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Asian freight demand slides in 2011

By control on January 26, 2012

Demand for airfreight services in the Asia-Pacific took a nosedive in 2011, plunging 4.8 percent, year-over-year. Load factor in this region also declined considerably last year, falling to 66.6 percent — a 3.4-percent, year-over-year, drop — despite no capacity changes from 2010.

Officials from the Association of Asia Pacific Airlines said these numbers reflect weakened trade conditions around the world. Even so, passenger volumes in the Asia-Pacific remained high in 2011, growing 3.5 percent, year-over-year, on a capacity increase of 6.3 percent.

AAPA Director General Andrew Herdman said this discrepancy speaks to a larger issue at play. “Despite a series of natural disasters, including the devastating earthquake and tsunami in Japan, growth in international passenger traffic for Asian airlines held up relatively well in 2011,” he said in a statement.

“By contrast, the year saw air cargo demand weaken significantly compared to the restocking surge experienced in 2010, reflecting cautious management of supply-chain inventories in the expectation of relatively weaker growth prospects for the major developed economies,” Herdman continued.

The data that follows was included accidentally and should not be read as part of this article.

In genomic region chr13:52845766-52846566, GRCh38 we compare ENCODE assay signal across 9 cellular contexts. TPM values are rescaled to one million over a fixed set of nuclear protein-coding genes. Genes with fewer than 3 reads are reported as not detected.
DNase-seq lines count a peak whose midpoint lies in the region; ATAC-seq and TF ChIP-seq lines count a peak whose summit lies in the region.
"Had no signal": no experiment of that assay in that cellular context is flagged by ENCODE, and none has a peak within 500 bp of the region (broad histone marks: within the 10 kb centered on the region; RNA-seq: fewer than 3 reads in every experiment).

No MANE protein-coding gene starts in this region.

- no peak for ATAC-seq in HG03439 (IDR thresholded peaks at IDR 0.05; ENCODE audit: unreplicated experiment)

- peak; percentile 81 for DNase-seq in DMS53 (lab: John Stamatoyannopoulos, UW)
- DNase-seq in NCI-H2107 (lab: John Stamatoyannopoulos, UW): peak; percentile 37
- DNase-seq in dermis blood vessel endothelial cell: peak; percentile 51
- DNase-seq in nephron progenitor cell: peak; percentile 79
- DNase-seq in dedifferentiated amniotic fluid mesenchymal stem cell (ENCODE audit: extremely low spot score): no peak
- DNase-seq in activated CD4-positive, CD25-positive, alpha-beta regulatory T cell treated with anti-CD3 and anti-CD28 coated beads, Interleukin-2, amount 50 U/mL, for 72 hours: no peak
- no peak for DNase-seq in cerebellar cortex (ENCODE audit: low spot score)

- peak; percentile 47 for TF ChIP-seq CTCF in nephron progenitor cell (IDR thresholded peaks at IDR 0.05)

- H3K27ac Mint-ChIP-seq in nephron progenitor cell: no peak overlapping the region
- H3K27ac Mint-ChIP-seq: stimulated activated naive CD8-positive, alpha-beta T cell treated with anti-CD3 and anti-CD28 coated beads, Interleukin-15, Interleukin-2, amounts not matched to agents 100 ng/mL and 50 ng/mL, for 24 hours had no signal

Herdman’s not convinced that 2012 will be any different. Uncertainty related to the global economy has caused concern among some Asian-Pacific carriers, he said.

“Overall, however, Asian airlines still remain optimistic about longer-term growth prospects, as evidenced by ambitious fleet plans, ongoing service enhancements, and the launch of innovative new business ventures,” Herdman said.

Optimistic or not, Asian-Pacific carriers have received considerable press lately for carrying lower volumes of freight. The International Air Transport Association, for instance, recently commented on this phenomenon, stating that Asian-Pacific airlines have been affected by the declining demand for Asian-manufactured goods in the U.S. and eurozone.

IATA officials also shared Herdman’s ambivalence moving into 2012, projecting that the global aviation sector will make a profit of $3.5 billion during the year; this is nearly half of IATA’s estimated profit for 2011.

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